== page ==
Delving into the world of sparkling wines brings you to decide between some varieties that sound very similar.
Frizzante and Spumante are two types of sparkling wine that some think are interchangeable.
However, there are quite a few differences between Frizzante and Spumante that you’ll want to know before you order.
We’ll cover what you need to know in this Frizzante vs Spumante comparison and guide!
Frizzante vs Spumante – The Main Differences
Think of frizzante as gently sparkling or semi-sparkling and spumante as fully sparkling or very fizzy.
Frizzante wine is slightly less fermented resulting in fewer bubbles (about half) and a lower alcohol content, about 7%ABV.
Spumante wine is fully carbonated with around 9% ABV (or more).
Should I Buy Frizzante or Spumante Sparkling Wine?
You’re at the store looking at an array of prosecco wine. Some say frizzante and some say spumante. What do you buy?
It depends on what you’re doing with it. A frizzante prosecco will have a very gentle bubble that is refreshing and easy to pair with light foods.
It has a calmer feel to it and the bubbles won’t fill you up.
Frizzante prosecco is lovely to sip while munching on light meals or even dinners featuring pasta, chicken, or seafood.
We love a glass of frizzante prosecco with fresh fruit and cream for a summer dessert.
Spumante prosecco is fully carbonated and carries a celebratory mood with it, similar to champagne.
It pairs well with brunch foods and light luncheon foods like deli meats and sliced cheese.
However, a spumante prosecco is more likely to fill you up.
It’s a little harder to indulge in a spumante prosecco if you’re not used to drinking carbonated beverages during dinner.
If you’re making cocktails with prosecco, we always recommend spumante.
The extra bubbles hold up well to mixing so you still get that bright, bubbly texture in your mixed drinks.
Wondering about when you should use prosecco in cocktails and which type you should choose? Get the details from an expert in the video below.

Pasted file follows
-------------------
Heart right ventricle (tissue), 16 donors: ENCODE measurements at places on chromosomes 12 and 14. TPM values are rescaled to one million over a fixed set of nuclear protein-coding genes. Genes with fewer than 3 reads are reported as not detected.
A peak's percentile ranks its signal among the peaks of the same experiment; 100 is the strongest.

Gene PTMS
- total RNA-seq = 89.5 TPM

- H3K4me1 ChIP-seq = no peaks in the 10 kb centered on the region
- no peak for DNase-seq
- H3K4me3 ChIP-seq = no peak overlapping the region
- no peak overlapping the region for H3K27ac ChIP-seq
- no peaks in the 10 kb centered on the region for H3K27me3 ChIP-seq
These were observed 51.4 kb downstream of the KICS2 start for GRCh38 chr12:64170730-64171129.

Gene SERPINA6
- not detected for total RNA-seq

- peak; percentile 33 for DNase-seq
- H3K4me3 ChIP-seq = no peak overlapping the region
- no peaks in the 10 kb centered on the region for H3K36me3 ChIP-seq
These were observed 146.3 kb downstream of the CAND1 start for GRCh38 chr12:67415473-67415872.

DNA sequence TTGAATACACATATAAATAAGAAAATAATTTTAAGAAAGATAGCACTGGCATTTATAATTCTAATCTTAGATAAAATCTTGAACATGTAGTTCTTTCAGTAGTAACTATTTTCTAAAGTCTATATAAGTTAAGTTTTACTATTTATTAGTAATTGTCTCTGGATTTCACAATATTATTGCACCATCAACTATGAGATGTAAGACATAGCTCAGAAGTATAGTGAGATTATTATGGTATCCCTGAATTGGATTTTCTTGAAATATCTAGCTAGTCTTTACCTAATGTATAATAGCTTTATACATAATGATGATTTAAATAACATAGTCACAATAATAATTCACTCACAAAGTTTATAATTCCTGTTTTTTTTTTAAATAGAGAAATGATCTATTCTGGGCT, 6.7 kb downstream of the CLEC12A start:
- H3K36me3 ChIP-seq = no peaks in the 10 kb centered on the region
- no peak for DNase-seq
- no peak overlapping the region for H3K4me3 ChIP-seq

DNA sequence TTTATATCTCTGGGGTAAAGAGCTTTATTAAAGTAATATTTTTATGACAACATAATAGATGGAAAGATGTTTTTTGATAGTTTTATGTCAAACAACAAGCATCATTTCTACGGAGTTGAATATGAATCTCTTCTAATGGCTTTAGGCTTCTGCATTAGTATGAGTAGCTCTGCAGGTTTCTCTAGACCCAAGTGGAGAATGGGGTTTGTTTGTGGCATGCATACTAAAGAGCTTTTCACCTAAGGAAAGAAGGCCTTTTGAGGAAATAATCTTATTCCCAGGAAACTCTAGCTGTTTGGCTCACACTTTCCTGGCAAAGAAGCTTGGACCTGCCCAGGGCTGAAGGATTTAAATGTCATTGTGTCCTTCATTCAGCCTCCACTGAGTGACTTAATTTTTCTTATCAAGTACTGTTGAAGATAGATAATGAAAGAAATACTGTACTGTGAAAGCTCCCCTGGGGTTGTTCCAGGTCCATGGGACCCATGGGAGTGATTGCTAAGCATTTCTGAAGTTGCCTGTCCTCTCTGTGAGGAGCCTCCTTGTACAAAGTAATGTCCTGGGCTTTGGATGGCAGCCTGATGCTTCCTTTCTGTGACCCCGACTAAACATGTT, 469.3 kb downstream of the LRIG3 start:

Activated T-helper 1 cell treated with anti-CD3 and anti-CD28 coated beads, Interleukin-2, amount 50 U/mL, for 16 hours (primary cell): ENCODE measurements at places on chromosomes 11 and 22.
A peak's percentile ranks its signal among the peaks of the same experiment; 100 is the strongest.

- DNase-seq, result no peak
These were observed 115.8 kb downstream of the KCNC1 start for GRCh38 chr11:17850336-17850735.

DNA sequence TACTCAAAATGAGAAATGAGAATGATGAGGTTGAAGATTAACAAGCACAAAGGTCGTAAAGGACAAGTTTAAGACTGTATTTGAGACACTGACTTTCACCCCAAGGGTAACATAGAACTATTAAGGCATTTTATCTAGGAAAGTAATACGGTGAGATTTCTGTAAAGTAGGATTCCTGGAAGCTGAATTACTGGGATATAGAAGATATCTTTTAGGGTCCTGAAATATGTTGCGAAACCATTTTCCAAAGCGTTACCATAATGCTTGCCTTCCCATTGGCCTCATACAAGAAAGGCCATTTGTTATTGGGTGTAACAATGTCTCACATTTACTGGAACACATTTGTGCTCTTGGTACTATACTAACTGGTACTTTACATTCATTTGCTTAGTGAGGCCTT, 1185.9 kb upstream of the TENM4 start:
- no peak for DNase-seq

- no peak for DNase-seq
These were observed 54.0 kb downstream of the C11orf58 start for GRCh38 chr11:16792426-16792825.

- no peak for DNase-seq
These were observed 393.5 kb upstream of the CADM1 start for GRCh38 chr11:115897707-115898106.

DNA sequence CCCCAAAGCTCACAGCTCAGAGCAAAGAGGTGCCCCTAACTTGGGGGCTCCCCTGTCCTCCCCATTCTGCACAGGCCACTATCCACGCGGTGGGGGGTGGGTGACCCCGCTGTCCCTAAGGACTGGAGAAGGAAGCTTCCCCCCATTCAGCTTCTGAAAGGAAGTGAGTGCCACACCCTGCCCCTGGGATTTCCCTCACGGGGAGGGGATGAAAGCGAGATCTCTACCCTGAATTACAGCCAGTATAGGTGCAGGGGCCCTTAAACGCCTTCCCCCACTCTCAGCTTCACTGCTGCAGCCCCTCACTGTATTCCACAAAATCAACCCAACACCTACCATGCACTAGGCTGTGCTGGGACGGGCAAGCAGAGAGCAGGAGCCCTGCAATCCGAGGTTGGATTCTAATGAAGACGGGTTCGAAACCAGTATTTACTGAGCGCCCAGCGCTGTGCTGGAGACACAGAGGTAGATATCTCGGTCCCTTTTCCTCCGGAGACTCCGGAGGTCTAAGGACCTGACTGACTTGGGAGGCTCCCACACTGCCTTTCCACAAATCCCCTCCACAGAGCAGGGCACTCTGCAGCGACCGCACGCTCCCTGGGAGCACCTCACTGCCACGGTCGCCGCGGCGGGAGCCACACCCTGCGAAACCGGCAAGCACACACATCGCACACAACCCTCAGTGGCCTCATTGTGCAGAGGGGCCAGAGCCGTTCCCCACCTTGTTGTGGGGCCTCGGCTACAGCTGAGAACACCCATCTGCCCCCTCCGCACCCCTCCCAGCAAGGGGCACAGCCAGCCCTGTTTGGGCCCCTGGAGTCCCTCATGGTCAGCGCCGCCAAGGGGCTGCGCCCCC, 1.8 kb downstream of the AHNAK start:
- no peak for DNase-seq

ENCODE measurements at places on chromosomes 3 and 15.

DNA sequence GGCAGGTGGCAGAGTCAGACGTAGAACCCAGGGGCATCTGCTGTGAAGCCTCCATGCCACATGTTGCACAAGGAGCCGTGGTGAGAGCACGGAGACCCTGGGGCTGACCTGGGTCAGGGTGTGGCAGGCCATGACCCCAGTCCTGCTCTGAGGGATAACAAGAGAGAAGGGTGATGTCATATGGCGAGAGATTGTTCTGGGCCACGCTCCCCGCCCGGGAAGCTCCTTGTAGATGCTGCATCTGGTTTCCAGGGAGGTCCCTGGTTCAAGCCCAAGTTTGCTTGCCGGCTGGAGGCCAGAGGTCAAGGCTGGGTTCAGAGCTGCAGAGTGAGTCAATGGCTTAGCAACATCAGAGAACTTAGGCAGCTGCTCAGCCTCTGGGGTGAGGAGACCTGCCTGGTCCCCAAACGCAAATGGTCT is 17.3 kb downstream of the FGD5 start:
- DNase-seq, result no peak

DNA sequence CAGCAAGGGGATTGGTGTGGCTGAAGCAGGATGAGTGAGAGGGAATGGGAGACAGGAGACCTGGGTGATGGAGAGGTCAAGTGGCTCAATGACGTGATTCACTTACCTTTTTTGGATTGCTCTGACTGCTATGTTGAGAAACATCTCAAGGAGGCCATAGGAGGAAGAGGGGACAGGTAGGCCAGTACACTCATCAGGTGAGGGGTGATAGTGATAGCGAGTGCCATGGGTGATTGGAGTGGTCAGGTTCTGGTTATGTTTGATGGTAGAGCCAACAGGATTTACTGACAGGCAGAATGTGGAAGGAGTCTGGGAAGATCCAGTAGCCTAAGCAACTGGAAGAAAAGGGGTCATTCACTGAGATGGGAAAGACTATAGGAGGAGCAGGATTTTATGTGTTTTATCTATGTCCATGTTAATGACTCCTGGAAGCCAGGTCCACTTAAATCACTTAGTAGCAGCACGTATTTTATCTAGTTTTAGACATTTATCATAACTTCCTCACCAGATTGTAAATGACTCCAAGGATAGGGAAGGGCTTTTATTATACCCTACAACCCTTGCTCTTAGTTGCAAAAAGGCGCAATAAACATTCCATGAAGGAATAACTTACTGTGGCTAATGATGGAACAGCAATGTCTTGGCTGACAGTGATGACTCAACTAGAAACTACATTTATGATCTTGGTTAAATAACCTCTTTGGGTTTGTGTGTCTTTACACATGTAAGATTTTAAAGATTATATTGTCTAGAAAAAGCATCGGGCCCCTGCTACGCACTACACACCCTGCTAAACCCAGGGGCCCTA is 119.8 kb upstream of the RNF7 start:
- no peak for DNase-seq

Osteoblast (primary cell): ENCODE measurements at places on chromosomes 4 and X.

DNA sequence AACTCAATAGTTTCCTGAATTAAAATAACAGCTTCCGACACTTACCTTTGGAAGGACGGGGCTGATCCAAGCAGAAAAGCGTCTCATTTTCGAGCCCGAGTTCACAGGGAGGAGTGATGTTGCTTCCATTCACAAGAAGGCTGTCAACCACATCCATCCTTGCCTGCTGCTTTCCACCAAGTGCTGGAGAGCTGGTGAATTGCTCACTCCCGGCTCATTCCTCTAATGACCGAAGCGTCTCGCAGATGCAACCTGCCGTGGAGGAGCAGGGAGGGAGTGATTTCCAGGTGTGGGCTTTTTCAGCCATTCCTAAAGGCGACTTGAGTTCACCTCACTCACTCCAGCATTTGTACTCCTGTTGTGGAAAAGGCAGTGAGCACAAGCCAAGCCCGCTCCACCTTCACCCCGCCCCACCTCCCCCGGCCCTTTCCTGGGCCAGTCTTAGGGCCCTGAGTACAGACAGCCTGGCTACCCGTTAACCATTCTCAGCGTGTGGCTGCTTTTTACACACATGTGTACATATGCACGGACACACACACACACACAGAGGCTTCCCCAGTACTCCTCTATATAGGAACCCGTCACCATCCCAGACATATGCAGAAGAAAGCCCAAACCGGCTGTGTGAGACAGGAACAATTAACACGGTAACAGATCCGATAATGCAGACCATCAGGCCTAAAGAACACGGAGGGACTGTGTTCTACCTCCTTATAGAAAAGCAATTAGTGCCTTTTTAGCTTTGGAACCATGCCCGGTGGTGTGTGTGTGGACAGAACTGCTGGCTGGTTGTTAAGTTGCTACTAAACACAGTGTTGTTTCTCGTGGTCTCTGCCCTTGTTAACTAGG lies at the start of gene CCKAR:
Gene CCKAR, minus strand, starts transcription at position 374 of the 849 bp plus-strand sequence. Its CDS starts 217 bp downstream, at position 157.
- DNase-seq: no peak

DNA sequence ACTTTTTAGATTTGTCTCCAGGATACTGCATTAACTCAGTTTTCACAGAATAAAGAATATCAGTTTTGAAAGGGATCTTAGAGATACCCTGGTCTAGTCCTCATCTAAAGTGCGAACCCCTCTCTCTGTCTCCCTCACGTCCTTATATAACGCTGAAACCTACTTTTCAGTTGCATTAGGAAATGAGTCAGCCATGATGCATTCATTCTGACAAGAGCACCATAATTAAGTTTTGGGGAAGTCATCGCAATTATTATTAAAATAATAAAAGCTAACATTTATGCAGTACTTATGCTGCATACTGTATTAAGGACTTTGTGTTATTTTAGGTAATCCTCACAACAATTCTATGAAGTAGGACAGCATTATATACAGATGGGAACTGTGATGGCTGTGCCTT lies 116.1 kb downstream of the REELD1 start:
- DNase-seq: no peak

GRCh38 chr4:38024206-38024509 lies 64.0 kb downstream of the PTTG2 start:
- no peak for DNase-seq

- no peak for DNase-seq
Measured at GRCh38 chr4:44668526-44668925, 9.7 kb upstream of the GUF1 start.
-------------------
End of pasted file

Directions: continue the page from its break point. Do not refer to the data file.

How To Serve Spumante or Frizzante Sparkling Wine
Both spumante and frizzante sparkling wines can be enjoyed by the glass. Consider both as champagne substitutes, with spumante being a more bubbly glass.
Pair either one with cold cut meats, fresh or ripened cheese, fresh fruit, vegetables, light meats, seafood, and pasta dishes with white sauce.
Both frizzante and spumante prosecco are delicious when served with brunch, luncheon, or afternoon tea foods and desserts.
Try using spumante with mixed drinks like breakfast Bellinis and see if it doesn’t start your day off right.
We suggest that you try a bottle of each and see which you prefer!
Does Frizzante Quickly Go Flat?
Yes, the small quantity of carbonation in frizzante makes it go flat quickly. It should be finished the same day it is opened.
If you want to ensure that your sparkling wine is good for a couple of days, be sure to buy a spumante sparkling wine.
Why Are Frizzante and Spumante Bottles Corked Differently?
You’ll quickly notice the difference between the corks in these two bottles of wine.
Frizzante has a more normal-looking cork that’s reinforced with a bit of string and a wax seal.
This is because while there is a little more pressure in the bottle than still wine, it isn’t a lot.
Spumante has a mushroom cork and wire cage over it like champagne. This is because, like champagne, the pressure in the bottle is considerable.
It should be uncorked like champagne as well.
The debate between frizzante and spumante really boils down to personal preference and food pairing. Think of frizzante as the gentle cousin of rambunctious spumante.
Both are fun, but you can choose which level of bubbles and alcohol content you want based on what you’re eating and the type of drink you’d prefer.